The Conservatives will likely tell us that financial support for transportation infrastructure is increasing every year, and I am not disputing that. However, the growing needs are outpacing this infrastructure more and more rapidly. Child-rearing incentives, particularly in Quebec, have created a mini-baby boom, which means that the population of Canada is growing fairly rapidly and that the need for public transit is critical.
I would like to add that the younger generation is increasingly aware of the importance of adopting a greener approach to the economy and to transportation. The new generation is sending a message to all the slightly older generations, such as the one I belong to, that significant efforts must be made to reduce greenhouse gas emissions. Of course this involves a public transportation system that is more effective at every level: public transit within municipalities, within the provinces and even between provinces. I will have the opportunity to elaborate on that later.
So what are the fundamental elements of this policy that we want to see implemented to enhance the development of this country's public transit system? First, we must ensure that we have predictable, ongoing funding. The various stakeholders that have to deal with the problem of public transportation must have a vision for the short, medium and long term. In order for that to happen, they have to be able to count on predictable, ongoing funding.
We have to invest in research and development. For the past few weeks, I have had the pleasure of serving on the Standing Committee on Transport, where we have been studying new transportation technologies. Witnesses appeared before the committee and explained in very clear terms the changes that could be made if we had a little more support for research and development.
We should encourage the different levels of government to work harmoniously together. We know that transit is a municipal, provincial and interprovincial matter, and one day we will have to sit all the players down at the table so they can harmonize their policies, share their successes and, together, set a course for the future.
We should also develop greater synergy between urban development and infrastructure. The positive outcomes of this type of policy are just as straightforward as they are simple, and they are expected by the vast majority of the population. First, there is a quick and effective decrease in greenhouse gases. For every bus put on the road, for every suburban train, for every interprovincial transit ride, hundreds or even thousands of cars are taken off the road. The means of transportation, together with industry, are the greatest emitters of greenhouse gases. This is a clear, straightforward, specific and quick way to optimally decrease greenhouse gases.
We can also expect improved health outcomes. Studies have shown that, in big cities, traffic congestion has a direct effect on respiratory diseases and on people who are more severely affected. More public transit means lower greenhouse gas emissions; lower greenhouse gas emissions means lower health care costs related to respiratory diseases.
Take my own case, for example. I live in the riding of Trois-Rivières, which is populated densely enough to have a public transit system and has excellent rail infrastructure. We have a magnificent station, but the train does not go there anymore. If I want to travel between Ottawa and my riding every week, I have to go by car.
Imagine if we had a high-speed train. By high speed train, I do not necessarily mean TGV technology. A high-speed train would enable people to travel from one major centre to another within a reasonable period of time. It would also help people save time because they can work while using public transit. For example, there are bus routes that now offer Wi-Fi connections to all passengers. More and more people who work for small, medium-sized and large businesses are choosing this option because they want to make the most of their working hours.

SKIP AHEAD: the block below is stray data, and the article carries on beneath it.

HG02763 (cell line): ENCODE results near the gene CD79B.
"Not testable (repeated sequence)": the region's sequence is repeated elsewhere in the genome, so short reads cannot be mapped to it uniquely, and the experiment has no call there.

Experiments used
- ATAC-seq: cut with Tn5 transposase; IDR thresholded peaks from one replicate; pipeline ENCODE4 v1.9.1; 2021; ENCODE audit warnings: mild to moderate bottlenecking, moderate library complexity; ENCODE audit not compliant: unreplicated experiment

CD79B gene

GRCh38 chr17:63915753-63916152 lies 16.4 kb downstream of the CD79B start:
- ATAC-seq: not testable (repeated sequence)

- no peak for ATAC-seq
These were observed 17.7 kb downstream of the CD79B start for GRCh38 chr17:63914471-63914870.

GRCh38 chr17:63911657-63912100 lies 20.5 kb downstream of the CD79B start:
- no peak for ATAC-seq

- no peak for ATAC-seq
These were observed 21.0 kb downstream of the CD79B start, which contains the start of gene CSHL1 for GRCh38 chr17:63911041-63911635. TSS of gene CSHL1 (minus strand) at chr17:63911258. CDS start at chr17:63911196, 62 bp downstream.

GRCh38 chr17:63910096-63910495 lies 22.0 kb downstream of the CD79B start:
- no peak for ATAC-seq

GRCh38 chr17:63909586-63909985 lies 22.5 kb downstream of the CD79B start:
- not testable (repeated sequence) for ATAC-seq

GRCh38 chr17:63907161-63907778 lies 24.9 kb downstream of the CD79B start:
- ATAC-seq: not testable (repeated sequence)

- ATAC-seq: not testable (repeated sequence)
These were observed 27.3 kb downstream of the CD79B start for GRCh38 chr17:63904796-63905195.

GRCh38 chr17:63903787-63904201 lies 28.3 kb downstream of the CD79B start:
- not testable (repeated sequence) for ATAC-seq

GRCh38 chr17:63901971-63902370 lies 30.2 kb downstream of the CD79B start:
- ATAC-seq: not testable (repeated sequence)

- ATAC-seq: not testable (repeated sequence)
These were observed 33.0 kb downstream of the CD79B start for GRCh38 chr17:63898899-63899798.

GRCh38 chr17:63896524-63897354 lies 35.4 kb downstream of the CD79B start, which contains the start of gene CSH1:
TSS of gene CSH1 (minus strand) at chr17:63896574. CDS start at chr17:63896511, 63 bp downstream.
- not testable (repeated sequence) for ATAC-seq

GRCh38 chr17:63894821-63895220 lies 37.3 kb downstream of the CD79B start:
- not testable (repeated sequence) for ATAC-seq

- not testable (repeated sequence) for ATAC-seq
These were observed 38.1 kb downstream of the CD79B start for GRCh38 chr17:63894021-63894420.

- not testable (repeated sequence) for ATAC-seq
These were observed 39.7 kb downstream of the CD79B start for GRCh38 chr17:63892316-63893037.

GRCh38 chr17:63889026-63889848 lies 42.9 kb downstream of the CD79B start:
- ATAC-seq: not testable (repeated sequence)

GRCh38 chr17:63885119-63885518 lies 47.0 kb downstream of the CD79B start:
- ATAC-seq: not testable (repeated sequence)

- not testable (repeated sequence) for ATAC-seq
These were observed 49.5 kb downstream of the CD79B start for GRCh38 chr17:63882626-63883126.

People in my riding are very optimistic that rail services will come back to Trois-Rivières, high-speed rail at that, regardless of which technology is chosen.
Several organizations have confirmed that this bill is a step in the right direction. I will read some quotes quickly because time is short.
The Canadian Urban Transit Association said:
...the Canadian Urban Transit Association (CUTA) has always been supportive of a strong participation of the federal government in public transit. Indeed, we believe that close collaboration between all orders of government is essential in addressing the challenges our communities are facing when it comes to offering sustainable mobility options...In order to adequately respond to the growing demand for public transit, communities must develop long-term plans with the support of their local, territorial, provincial and federal governments.
That is in keeping with what I was talking about just a few minutes ago.
I believe that I am running out of time, so I would like to share some statistics that I believe are important and that demonstrate that this truly is a policy for developing and investing in the future, and that this is not about spending and putting band-aids on wooden legs, as we see too often with existing policies.
Canada's transportation industry represents 45,000 direct and 24,000 indirect jobs. Imagine creating growth within this investment sector, and we can already see how the government could quickly and easily see a return on its investments.
Earlier I mentioned 32 days being spent in a car. That is $6 billion in costs related to workers arriving late to work because of traffic jams. We are talking about $115 million in health care savings.
Once passed, the bill will bring together the Department of Transport, provincial transport ministers, municipalities, transit authorities and aboriginal communities to design and establish a national public transit strategy to meet the needs of our communities. The result of this collaboration would be brought before the House of Commons.
That is what we hope to see as quickly as possible.